Research by Angie Hobbs helps English Heritage interpret paintings at Bolsover Castle
Angie Hobbs has led a study with Dr Crosby Stevens, Honorary Research Fellow at the University, which has solved a centuries-old puzzle behind the meaning of mysterious paintings at Bolsover Castle. The study suggests that the paintings in the castle's keep were used as entertainment in 17th century private parties and plays organised by the Cavendish family.
Angie said: “The Little Castle at Bolsover was built by the Cavendish family between 1612-1621 - its function was to be a luxurious pleasure-palace and interactive and immersive space for amateur shows. Its walls and ceilings are decorated with some extraordinary and beguiling paintings and I was delighted to be invited to assist the historian Dr Crosby Stevens with their philosophical interpretation for English Heritage in association with Google Arts and Culture”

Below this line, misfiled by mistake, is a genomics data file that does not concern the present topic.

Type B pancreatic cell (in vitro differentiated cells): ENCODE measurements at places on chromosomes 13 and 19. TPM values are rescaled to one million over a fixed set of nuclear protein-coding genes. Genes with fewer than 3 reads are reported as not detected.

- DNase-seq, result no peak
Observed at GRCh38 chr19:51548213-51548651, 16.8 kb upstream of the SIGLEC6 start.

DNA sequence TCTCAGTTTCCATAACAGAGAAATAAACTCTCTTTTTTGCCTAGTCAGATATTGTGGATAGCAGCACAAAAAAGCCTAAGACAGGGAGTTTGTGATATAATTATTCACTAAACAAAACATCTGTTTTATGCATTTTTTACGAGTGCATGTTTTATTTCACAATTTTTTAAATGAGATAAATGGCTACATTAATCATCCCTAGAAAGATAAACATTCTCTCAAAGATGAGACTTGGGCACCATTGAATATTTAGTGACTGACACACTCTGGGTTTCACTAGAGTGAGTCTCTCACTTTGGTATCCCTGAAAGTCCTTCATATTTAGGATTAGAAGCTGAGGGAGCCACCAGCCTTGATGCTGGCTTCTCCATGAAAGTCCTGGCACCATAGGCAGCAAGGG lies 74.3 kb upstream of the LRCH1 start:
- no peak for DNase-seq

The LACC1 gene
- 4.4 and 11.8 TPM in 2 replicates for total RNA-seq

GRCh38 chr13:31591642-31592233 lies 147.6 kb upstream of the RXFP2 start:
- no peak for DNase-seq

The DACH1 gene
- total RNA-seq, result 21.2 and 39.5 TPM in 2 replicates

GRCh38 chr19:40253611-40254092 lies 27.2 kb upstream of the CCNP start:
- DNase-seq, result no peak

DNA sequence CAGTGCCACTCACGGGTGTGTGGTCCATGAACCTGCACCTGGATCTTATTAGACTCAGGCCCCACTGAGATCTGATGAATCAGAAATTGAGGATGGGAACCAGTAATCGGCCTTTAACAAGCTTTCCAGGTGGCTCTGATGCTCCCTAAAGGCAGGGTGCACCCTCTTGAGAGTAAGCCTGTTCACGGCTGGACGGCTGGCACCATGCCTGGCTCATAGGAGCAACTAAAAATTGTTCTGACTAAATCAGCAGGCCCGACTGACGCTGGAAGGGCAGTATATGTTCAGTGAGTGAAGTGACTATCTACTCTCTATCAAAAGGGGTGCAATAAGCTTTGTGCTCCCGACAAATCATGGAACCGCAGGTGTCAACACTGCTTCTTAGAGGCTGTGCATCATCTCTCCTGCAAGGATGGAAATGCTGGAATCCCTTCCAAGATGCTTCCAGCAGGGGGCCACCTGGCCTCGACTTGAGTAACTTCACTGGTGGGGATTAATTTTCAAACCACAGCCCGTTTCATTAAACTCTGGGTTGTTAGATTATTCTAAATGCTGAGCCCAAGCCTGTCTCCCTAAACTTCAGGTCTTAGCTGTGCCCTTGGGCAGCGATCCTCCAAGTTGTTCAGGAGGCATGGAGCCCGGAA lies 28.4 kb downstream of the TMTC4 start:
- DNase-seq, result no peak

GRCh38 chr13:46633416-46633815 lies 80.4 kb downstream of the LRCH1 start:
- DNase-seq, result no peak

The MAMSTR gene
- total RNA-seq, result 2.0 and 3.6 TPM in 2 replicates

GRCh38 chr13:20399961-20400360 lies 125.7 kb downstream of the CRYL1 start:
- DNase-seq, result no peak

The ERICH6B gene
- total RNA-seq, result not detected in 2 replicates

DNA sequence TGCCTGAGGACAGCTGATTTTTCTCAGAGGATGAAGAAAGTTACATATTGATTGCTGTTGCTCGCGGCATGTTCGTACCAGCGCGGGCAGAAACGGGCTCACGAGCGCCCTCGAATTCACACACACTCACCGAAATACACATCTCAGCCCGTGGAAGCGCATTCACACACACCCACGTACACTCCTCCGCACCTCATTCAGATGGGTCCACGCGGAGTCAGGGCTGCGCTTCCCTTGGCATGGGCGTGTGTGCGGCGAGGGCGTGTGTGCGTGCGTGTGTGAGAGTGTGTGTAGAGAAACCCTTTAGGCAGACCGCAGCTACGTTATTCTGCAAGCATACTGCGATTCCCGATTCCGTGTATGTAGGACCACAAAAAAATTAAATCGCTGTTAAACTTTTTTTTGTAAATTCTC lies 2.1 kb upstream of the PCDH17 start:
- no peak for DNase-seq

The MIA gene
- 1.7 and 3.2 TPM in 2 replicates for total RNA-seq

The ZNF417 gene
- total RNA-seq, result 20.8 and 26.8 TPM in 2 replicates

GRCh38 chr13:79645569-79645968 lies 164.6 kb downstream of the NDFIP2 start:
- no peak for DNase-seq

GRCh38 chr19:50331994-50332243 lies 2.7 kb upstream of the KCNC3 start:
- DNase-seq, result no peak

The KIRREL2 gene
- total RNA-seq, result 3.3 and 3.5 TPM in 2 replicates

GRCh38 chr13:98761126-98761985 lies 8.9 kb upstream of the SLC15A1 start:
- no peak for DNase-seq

“I believe that the paintings - and the whole interior structure - playfully re-interpret Platonic and Neoplatonic philosophy, very probably mediated by the works of the Renaissance philosopher Marsilo Ficino, particularly his famous de Amore (1484), which was still widely read throughout Europe in the early 17th century.
The paintings are designed both to reflect and to stimulate the intellectual and physical effort required to ascend from the earthly to the divine realm, and one of the chief questions they raise concerns the magically transformative role of sensual love in this ascent - indeed the paintings go further than either Plato or the Neoplatonists in suggesting that, providing it is virtuously conducted within marriage, the celebration of physical love has a purifying part to play throughout the ascent. Another intriguing suggestion is that the classical and Christian worlds are not in conflict but in harmony, and - radically - that classical Elysium is on a level with Christian heaven.”
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